The television host suffered a miscarriage and a concussion a few months prior before making that decision. However, some believed that her alleged feud with co-host Whoopi Goldberg was to blame. We investigate: What happened to Paula Faris?
Paula Faris said she went through "months of hell" before making the decision to leave.
Paula went through "months of hell" before arriving at the big decision. As she told Good Housekeeping, her life turned completely upside down in the months leading up to her departure.
"I went from a period of seven months where I had a miscarriage, [and] I had a concussion — someone threw something at my head when I was doing a live shot and that knocked me out of work for three weeks," she explained.
"[Then] the day I got cleared to go to work, I got in a head-on car crash. A couple of months later I got influenza, and influenza turned into pneumonia," she added.
Paula interpreted the seemingly unending stream of unfortunate events as a sign telling her to forge change in her life, and she decided to quit her roles at The View and Good Morning America Weekends at the same time.
In part, the decision was fueled by the need to take a break. More importantly, however, she wanted to spend more time focusing on her own projects, like the Journeys of Faith with Paula Faris podcast. As a Christian television host, Paula experienced firsthand the difficulty of discussing topics related to faith and religion in a news environment.
As she told Good Housekeeping, she was hoping to create a space where people could openly talk about their religious beliefs. As she explained, most approach this topic with a sense of caution, as they are worried that voicing their opinions might offend others.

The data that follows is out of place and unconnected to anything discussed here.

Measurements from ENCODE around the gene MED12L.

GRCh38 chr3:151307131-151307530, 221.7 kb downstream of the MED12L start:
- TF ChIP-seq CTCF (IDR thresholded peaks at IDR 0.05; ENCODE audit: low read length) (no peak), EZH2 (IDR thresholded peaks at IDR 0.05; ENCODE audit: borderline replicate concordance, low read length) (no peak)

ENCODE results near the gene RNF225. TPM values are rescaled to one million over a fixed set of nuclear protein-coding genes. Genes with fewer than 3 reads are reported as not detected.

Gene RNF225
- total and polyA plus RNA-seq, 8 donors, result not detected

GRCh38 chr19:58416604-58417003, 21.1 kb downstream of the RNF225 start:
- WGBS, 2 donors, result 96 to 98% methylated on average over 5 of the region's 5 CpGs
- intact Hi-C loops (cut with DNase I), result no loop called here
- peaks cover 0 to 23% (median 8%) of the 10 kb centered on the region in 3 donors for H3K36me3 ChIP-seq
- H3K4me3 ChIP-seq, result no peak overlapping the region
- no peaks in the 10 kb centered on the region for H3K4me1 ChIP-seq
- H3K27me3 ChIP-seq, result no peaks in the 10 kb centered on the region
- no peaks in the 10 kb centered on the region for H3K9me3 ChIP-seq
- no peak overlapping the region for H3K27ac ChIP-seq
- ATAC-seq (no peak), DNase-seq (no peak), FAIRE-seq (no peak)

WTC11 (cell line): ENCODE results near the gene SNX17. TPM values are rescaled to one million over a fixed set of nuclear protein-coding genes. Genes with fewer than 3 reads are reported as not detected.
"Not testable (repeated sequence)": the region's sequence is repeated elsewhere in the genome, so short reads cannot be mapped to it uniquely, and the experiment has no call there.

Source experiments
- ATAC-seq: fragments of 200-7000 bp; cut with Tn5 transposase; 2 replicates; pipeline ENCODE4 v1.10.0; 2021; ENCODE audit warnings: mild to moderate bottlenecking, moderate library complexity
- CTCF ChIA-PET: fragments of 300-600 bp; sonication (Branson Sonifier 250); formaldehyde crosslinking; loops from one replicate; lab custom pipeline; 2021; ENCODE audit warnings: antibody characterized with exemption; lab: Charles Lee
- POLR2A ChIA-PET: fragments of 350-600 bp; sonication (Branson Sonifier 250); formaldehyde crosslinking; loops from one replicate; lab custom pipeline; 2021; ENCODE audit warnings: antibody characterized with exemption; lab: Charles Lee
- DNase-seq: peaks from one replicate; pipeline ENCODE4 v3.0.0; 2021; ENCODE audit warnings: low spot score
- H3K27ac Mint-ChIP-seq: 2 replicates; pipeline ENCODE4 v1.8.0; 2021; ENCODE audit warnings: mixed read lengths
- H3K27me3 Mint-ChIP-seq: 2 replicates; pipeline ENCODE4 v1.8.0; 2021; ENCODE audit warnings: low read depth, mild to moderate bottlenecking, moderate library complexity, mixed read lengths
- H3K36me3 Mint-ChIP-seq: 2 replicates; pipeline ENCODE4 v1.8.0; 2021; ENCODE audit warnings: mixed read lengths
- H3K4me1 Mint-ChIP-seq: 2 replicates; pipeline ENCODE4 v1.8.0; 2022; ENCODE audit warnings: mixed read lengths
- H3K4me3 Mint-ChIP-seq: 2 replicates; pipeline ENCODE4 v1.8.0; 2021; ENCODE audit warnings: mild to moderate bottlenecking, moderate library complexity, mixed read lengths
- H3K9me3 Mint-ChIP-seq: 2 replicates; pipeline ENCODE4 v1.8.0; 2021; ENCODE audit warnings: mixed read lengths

Since its launch, Journeys of Faith with Paula Faris featured prominent guests like Sabrina the Teenage Witch alum Melissa Joan Hart or musician Michael W. Smith.
Paula's new book, 'Called Out,' came out on April 21, 2020.
In addition to the podcast, Paula also took on a new role as a senior national correspondent at ABC News in the autumn of 2018. Her first book, Called Out, was published on April 21, 2020. The autobiography explores the process of identity-formation through a collection of interviews.
"The most difficult aspect [...] was feeling so lost. I had lost my purpose, my identity, and [...] I had no idea who I was [...] outside of [...] my career," Paula explained in a recent episode of The View.
It's not just my story, I conduct a lot of interviews with others who've have misplaced their significance, and how we've been able to root into a purpose and an identity that don't shift and shake when the times do or when there's a personal crisis," Paula added.